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Cybersecurity framework for digital transformation

October is Cybersecurity Security Awareness month, so there is no better time to evaluate your organization’s data protection policies.

After all, in September’s blog post, we examined how companies are relying on AI and data to create efficiencies and new business models, but that state and federal regulations are compelling enterprises to ensure and prove ethical collection of data and to keep models free from bias.

This month, we are taking the discussion one step further to focus on data protection as it relates to digital transformation.  

When it comes to digital transformation, your entire organization will learn to work in new ways and with new processes. At the same time, they must also be trained to look for risks associated with the new, data-driven way of working. Knowledge workers with low awareness of risk can be the weak link in your risk management chain.

Having a low awareness of risk around how data is accessed and used can expose your entire organization to liabilities associated with new analytics and process-based tools. For example, the simple act of granting a user or partner the wrong access rights to data can open you up to loss of trust and revenue.

Besides humans, IT infrastructure is another area to examine for risk mitigation. Digital transformations require the deployment of new applications and infrastructure ecosystems while decommissioning old ones; however, IT staffs may lack the training and experience to sufficiently administer and patch vulnerabilities of the new environments. Plus, data protection methods used in test or development systems may not be consistent with those in production environments, opening you up to vulnerabilities that malicious characters can exploit. Finally, legacy systems that are not properly decommissioned can also be a target for hackers. If a piece of hardware or appliance for older environments is left off scheduled patching cycles, that hole could be exploited with malware, which could then proliferate across the entire data center.

Most companies already have a risk management foundation to address financial and regulatory risk, but that foundation must be enhanced to include the growing and changing list of regulations that impact digital transformation. A solid risk framework for digital transformation will include the following categories: 

  1. Identify new data and AI-based risks associated with your transformation and fit them into existing risk management framework. Be sure to articulate potential solutions that include risk owners, a risk matrix, resources, and a governance structure.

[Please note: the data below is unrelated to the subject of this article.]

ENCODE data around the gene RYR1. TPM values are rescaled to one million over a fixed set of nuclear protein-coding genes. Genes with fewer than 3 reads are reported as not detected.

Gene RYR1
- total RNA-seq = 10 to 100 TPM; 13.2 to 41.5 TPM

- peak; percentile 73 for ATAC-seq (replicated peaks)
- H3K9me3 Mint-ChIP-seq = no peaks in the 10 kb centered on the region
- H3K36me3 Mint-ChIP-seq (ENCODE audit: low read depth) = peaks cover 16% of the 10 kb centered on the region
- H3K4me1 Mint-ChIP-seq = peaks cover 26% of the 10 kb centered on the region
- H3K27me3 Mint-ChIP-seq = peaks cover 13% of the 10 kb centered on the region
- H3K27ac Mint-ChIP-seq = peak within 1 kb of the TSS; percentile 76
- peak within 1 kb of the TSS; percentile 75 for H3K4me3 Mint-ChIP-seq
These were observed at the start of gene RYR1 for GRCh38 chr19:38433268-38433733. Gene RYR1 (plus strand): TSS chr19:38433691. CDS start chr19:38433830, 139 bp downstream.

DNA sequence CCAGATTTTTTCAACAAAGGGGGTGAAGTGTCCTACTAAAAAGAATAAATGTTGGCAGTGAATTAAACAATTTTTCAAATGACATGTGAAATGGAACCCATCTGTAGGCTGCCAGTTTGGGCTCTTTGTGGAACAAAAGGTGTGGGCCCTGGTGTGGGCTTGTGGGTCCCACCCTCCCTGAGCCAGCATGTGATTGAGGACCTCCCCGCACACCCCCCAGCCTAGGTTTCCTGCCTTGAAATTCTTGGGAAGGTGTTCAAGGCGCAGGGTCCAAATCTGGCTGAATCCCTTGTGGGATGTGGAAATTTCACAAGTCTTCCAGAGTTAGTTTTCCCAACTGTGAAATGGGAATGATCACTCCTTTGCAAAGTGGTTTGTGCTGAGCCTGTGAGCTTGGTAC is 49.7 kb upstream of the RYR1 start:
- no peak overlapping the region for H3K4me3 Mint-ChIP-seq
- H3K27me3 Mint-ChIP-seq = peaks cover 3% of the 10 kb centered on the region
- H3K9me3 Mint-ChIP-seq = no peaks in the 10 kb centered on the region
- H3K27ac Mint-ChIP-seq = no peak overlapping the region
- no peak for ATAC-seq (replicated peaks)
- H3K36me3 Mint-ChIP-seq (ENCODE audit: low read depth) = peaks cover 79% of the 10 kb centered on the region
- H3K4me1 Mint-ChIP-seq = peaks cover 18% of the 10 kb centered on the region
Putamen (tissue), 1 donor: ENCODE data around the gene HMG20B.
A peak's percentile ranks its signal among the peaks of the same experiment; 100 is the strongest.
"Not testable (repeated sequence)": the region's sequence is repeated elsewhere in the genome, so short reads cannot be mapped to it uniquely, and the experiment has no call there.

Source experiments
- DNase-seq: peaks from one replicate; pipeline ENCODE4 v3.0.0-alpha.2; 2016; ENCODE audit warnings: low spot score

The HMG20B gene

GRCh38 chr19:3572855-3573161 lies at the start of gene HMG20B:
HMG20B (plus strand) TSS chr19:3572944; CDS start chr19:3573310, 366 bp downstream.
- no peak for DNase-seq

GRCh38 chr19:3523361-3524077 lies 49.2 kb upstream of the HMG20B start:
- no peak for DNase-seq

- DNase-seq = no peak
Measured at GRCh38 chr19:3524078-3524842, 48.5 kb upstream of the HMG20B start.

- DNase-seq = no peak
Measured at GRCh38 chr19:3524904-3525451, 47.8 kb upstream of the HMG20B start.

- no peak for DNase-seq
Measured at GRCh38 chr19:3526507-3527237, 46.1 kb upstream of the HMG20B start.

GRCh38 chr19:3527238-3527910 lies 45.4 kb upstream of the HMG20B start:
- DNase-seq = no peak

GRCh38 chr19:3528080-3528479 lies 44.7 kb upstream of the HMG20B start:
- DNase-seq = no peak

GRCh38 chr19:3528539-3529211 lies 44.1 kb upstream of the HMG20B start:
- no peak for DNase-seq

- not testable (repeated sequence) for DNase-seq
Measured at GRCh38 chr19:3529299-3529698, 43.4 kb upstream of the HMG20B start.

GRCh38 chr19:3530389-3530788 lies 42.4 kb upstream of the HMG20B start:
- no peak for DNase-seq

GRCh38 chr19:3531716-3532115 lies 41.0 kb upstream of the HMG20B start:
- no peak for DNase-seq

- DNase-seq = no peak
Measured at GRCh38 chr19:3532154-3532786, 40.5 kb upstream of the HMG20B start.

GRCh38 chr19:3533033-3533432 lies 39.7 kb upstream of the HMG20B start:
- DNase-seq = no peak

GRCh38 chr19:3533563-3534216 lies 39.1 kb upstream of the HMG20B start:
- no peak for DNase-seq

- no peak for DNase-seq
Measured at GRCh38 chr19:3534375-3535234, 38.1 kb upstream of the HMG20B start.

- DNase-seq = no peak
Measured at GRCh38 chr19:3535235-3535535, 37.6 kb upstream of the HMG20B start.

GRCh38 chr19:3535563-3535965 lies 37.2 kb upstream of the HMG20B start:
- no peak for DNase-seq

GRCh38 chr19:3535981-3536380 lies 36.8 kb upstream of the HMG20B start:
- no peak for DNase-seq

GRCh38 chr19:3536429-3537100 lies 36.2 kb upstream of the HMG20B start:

2. Operationalize your hypotheses from the previous step. Recommended plans of action could include improving patching and upgrading cycles, educating more of the IT team on cybersecurity best practices, implementing new data access and software controls, and validating AI models. This is also the stage where an organization should start generating and socializing risk reports.
  3. Strengthen: In the final part of the plan, transformation teams scale the new components of the risk plan and reinforce existing frameworks with knowledge gained from the first two steps. Embedding this knowledge into talent management and invoking culture change occurs here. 

As analytics and digital transformation become necessary and commonplace, those companies that achieve the greatest success with digital transformation will be those that use it to meet their strategic goals while identifying and mitigating the risks that come with it.

If you are interested in learning more about how LRS can help you put governance around your data, build AI models and measure them for bias over time, and help you reduce risk from AI to your organization, please contact us to request a meeting.  If you are not using AI yet and don’t know how to get started, our strategic roadmapping services will help identify the gaps in your analytics approach that prevent you from achieving your business goals and recommend the capabilities you need to attain them.

About the author

Steve Cavolick is a Senior Solution Architect with LRS IT Solutions. With over 20 years of experience in enterprise business analytics and information management, Steve is 100% focused on helping customers find value in their data to drive better business outcomes. Using technologies from best-of-breed vendors, he has created solutions for the retail, telco, manufacturing, distribution, financial services, gaming, and insurance industries.